Executive Order on Preparing for Climate Change. On November 1, 2013, the President issued Executive Order 13653, Preparing the United States for the Impacts of Climate Change, which establishes an interagency Council on Climate Change Preparedness and Resilience (Council). The Council is comprised of senior officials of 15 departments of the federal government and fifteen other federal agencies. The mandate of the Council is to “modernize” federal programs so that they support efforts by states, local communities, and tribes to make investments in resilience to climate change. (See our General Memorandum 13-103 of November 8, 2013.)
Food Distribution Program on Indian Reservations Final Rule. On August 27, 2013, the Department of Agriculture published a Final Rule regarding the Food Distribution Program on Indian Reservations (FDPIR). The Final Rule is designed to simplify the administration of the FDPIR and more closely align it with the Supplemental Nutrition Assistance Program (SNAP or Food Stamp Program). Notable among the changes was the elimination of household resources from consideration when determining FDPIR eligibility – this does not affect the requirement to meet current maximum FDPIR income limits. (See our General Memorandum 13-076 of August 29, 2013.)
CMS Standards for Navigator and Certified Application Counsellor Programs. On July 17, 2013, the Centers for Medicare & Medicaid Services (CMS), published a Final Rule adopting standards for Navigators and Certified Application counselors for Federally-Facilitated Exchanges, including State Partnership Exchanges, and requiring that all Exchanges operate a certified application counselor program. In the preamble to the Final Rule, CMS noted that Indian health care providers who choose to participate in the navigator or certified application counselor programs are subject to non-discrimination requirements, including but not limited to Title VI of the Civil Rights Act of 1964.
Executive Order on White House Council on Native American Affairs. On June 26, 2013, President Obama signed Executive Order 13647 establishing a White House Council on Native American Affairs (Council). The membership of the Council consists of the heads of 30 executive agencies, departments, and offices and allows the Secretary of Interior, who is the Chair of the Council, to designate additional executive agency members. The Council is charged, among other things, with coordinating a “more effective and efficient” process for tribal consultation and assisting the White House Office of Public Engagement and Intergovernmental Affairs in organizing the annual White House Tribal Nations Conference. (See our General Memorandum 13-062 of July 3, 2013.)
CMS Exemption for Individuals Eligible for IHS Coverage from Tax Penalty. On June 26, 2013, the Centers for Medicare & Medicaid Services (CMS) issued a Final Rule setting forth standards and procedures that apply in making eligibility determinations for exemption from the Affordable Care Act’s tax penalty for failure to obtain health insurance. The Final Rule includes an important provision that ensures that non-member Indians eligible for Indian Health Service coverage, in addition to enrolled members of federally recognized tribes, will not be subject to a tax penalty for the failure to purchase insurance on the private market. The Rule can be found in the July 15, 2013 FEDERAL REGISTER.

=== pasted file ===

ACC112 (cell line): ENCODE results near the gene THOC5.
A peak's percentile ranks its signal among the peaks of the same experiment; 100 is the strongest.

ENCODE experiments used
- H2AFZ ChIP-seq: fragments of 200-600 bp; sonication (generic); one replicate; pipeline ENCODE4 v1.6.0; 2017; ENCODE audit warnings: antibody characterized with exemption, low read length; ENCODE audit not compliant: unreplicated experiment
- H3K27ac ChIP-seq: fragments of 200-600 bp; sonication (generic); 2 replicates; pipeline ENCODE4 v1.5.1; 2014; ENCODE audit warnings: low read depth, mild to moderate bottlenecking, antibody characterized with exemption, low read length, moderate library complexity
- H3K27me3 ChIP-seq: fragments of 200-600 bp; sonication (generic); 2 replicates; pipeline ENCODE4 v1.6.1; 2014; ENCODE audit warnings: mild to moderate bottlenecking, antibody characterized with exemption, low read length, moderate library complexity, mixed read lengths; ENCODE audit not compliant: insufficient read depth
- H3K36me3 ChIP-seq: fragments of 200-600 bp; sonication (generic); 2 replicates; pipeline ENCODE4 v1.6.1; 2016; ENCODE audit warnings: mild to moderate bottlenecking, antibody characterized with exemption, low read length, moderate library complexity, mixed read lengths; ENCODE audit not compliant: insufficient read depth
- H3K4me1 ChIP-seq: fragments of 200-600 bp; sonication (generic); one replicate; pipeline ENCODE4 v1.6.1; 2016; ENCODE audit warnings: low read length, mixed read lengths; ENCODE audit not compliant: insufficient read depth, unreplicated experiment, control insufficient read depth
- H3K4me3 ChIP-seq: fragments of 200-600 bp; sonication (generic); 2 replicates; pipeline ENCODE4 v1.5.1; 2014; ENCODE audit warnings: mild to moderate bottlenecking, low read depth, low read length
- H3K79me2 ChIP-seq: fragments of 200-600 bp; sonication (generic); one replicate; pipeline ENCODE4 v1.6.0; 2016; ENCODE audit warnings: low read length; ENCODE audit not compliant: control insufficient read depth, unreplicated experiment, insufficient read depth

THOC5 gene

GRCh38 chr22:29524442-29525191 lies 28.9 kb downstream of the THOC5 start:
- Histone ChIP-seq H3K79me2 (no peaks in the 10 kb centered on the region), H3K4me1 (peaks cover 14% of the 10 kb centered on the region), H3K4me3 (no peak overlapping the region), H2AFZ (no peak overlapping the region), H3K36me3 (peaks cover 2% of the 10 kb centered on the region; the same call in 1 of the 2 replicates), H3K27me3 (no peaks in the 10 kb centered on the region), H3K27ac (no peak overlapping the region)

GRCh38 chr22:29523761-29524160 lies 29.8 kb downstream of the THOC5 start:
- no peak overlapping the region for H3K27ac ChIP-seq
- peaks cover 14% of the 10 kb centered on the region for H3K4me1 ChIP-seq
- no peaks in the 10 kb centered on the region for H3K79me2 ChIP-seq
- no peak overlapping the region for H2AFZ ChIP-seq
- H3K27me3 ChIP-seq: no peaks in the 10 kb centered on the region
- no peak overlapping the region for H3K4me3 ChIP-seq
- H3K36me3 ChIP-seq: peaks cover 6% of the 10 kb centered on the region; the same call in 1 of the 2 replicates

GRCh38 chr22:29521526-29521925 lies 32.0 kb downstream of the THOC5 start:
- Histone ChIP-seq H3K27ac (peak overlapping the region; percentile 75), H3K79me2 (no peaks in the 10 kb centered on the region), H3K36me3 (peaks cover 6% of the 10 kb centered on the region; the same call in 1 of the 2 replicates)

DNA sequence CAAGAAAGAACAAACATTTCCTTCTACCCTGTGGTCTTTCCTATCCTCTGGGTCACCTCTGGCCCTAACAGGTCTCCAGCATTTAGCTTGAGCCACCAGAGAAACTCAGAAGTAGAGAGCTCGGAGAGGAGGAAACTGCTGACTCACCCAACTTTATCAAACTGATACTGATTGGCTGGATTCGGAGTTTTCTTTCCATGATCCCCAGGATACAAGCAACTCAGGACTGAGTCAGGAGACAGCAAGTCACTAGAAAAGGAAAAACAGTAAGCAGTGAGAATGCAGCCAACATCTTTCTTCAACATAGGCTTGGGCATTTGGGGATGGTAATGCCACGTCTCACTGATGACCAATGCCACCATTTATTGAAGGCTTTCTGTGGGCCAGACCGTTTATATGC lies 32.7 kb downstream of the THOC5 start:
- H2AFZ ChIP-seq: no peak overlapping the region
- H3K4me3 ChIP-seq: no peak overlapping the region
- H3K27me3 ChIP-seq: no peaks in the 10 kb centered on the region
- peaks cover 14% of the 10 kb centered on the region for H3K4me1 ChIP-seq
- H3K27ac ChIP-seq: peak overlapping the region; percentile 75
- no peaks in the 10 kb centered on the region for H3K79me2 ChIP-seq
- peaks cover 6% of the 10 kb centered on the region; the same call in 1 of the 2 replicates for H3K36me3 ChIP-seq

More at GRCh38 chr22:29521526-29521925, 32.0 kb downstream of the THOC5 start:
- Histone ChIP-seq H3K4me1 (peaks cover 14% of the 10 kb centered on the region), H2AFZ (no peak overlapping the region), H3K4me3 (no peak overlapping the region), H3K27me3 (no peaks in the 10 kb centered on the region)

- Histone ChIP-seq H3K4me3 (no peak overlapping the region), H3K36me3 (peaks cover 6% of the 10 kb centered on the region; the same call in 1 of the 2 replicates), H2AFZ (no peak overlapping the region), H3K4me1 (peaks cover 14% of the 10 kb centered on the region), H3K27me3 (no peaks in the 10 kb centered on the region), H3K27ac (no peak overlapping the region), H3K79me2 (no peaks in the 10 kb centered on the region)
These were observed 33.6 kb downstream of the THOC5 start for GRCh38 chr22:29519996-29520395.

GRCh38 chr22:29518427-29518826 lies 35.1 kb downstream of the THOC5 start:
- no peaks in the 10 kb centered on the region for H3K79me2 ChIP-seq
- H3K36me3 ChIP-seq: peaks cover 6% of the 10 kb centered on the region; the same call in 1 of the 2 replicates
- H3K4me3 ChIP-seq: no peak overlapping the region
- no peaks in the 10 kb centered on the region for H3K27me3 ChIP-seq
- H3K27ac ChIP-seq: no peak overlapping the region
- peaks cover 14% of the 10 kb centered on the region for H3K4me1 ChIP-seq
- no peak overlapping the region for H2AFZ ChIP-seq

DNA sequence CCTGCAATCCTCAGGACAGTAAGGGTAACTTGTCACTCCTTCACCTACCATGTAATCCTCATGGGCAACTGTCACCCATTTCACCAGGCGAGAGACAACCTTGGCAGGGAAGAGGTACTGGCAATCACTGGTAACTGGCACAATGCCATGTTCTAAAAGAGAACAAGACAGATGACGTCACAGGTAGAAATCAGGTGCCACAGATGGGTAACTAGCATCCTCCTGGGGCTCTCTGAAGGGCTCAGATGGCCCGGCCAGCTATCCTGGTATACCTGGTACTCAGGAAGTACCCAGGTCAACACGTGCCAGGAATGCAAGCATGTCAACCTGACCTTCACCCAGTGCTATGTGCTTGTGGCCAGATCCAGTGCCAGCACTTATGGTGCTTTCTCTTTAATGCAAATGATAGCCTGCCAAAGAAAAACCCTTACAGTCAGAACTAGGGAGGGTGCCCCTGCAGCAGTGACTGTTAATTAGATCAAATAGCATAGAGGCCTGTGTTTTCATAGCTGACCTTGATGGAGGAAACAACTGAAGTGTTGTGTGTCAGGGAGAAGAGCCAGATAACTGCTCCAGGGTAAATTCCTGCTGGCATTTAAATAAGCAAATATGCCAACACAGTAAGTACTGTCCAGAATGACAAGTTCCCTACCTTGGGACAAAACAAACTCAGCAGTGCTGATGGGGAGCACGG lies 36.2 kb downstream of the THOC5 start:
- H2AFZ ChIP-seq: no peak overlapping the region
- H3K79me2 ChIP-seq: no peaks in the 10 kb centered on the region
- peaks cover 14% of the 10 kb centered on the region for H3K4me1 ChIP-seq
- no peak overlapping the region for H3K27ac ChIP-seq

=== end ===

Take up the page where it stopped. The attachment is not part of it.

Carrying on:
Department of the Interior Final Rule Implementing Buy Indian Act. On June 7, 2013, the Department of the Interior (DOI) published a Final Rule implementing the Buy Indian Act and supplements the Federal Acquisition Regulation (FAR) and the Department of the Interior Acquisition Regulation (DIAR). The Final Rule “formalizes an administrative procedure for all acquisition activities/locations to ensure that [Indian Affairs] will apply the procedures uniformly for eligible Indian Economic Enterprises that submit offers under solicitations set aside under the Act.” The Final Rule applies to all offices and bureaus that fall within the authority of the Assistant Secretary for Indian Affairs. (See our General Memorandum 13-048 of June 14, 2013.)
Presidential Memorandum on the Electric Transmission Grid. On June 7, 2013, President Obama issued a memorandum for heads of executive departments and agencies titled “Transforming Our Nation’s Electric Grid through Improved Siting, Permitting, and Review.” The memorandum directed federal agencies to take a number of steps to improve siting, permitting, and review of transmission projects. Recognizing that a project may cross many governmental jurisdictions, the memorandum stressed the need for “robust collaboration” among federal, state, local, and tribal governments. (See our General Memorandum 13-051 of
June 21, 2013.)
Commerce Department Tribal Consultation Policy. On June 4, 2013 the Department of Commerce published a Department-wide tribal consultation policy. Among the Commerce Department agencies which affect tribes and tribal communities are the: National Oceanic and Atmospheric Administration; Minority Business Development Agency; Economic Development Administration; Economics and Statistics Administration, including the Census Bureau; and National Telecommunications and Information Administration. (See our General Memorandum 13-059 of
June 28, 2013.)
Interagency Action Plan for Protection of Indian Sacred Sites. On March 5, 2013, five federal agencies jointly released the Action Plan to Implement the Memorandum of Understanding Regarding Interagency Coordination and Collaboration for the Protection of Indian Sacred Sites (Action Plan). The agencies that are parties to the Action Plan are the Departments of Defense, Interior, Agriculture, and Energy, and the Advisory Council for Historic Preservation. The Action Plan commits to establishing two working groups which are to take action in the following areas: Evaluation of Existing Authorities; Training Program; Development of Guidance; Creation and Maintenance of the Website; Public Outreach Plan; Confidentiality Standards; Management Practices; Interagency Expertise and Contracting with Indian Tribes; Outreach to Non-Federal Partners; and Building Tribal Capacity. (See our General Memorandum 13-025 of March 8, 2013.)
Please let us know if we may provide additional information regarding the matters summarized in this Memorandum.